Fingerstyle the only way to play bass? Don’t tell Green Day’s Mike Dirnt …
Photo by Chris Dugan
Seems like bass players are endlessly debating the old fingers-vs.-pick question. Some guys who play with a pick think that those who contend that finger-style is the only real way to play bass are snobby purists. Conversely, those who think that finger-style is the only right way to play bass think the guys who play with a pick aren’t really even real bass players.
This debate is purely subjective of course, and it has the drawback of completely ignoring an entire other species of bassist—the guy who plays thumb-style. A slap at the guy who slaps.
Let us banish the debate. Truthfully, there is no right or wrong way to play a bass guitar. There isn’t even a preferred way. Any method you use to get sound out of the thing—fingers, pick, thumb, those weird stick things Tony Levin uses, telekinesis, whatever—works just fine. It’s purely a matter of personal preference.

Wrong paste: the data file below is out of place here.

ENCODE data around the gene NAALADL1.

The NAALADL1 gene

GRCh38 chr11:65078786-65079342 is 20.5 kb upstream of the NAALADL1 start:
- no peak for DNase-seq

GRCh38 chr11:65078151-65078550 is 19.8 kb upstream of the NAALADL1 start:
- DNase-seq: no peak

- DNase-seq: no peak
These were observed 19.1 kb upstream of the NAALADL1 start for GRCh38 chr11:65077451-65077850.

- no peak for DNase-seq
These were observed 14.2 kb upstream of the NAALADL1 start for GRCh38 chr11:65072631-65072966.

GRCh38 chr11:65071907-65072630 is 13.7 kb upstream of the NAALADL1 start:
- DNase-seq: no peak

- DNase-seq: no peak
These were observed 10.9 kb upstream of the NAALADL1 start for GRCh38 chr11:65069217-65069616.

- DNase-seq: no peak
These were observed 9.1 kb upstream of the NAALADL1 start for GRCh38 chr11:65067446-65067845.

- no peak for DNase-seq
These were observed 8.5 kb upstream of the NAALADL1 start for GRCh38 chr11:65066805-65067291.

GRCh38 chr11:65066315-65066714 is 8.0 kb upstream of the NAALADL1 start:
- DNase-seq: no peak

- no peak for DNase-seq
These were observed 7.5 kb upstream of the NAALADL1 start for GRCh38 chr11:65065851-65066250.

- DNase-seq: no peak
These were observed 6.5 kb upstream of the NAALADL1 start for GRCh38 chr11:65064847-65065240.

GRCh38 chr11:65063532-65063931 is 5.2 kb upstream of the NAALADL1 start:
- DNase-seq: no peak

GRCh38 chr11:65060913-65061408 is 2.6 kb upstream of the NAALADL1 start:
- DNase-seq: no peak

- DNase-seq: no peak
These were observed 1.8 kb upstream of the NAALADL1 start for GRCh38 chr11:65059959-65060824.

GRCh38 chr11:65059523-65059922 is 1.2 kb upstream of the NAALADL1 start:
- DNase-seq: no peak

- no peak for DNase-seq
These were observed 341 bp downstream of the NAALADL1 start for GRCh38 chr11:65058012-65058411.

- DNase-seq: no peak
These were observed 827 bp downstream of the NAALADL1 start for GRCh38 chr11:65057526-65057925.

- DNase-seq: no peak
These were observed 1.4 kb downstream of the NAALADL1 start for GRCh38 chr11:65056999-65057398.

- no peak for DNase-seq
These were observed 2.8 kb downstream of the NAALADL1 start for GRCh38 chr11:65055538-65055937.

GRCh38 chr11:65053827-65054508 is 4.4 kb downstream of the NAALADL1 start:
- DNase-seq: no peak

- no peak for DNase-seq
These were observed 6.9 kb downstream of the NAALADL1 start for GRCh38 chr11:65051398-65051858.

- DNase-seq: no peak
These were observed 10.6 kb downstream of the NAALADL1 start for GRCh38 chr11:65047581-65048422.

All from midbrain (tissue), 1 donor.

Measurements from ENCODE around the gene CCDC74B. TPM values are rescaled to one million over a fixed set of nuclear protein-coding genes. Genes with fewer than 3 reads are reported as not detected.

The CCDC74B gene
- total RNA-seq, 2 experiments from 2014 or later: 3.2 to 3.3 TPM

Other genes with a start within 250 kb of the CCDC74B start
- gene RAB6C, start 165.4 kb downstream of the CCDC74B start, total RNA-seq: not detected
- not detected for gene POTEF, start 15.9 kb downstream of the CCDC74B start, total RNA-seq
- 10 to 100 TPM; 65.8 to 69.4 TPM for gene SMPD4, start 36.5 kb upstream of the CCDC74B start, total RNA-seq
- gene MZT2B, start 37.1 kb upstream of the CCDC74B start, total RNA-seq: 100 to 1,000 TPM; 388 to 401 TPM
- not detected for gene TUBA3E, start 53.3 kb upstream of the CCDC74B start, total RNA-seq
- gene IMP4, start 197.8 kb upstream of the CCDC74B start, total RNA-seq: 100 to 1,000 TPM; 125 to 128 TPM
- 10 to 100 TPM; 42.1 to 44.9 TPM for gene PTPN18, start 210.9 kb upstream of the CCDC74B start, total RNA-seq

It’s a silly debate, really. Each method has revered and influential proponents who’ve been in our hearts and all over the charts for as long as there’s been rock ‘n’ roll. James Jamerson, Duck Dunn, Jack Bruce, Geddy Lee, Flea and many others are all beloved for their amazingly dexterous finger-style technique. Paul McCartney, Chris Squire, Roger Glover, Mike Dirnt, Matt Freeman and many others are admired for their powerful pick playing. Plenty of bassists use both methods—John Entwistle, John Paul Jones, Sting, Roger Waters and Adam Clayton all leap to mind.
If your goal is versatility, why not keep an open mind and become comfortable—even proficient—with each method? There’s room for everything.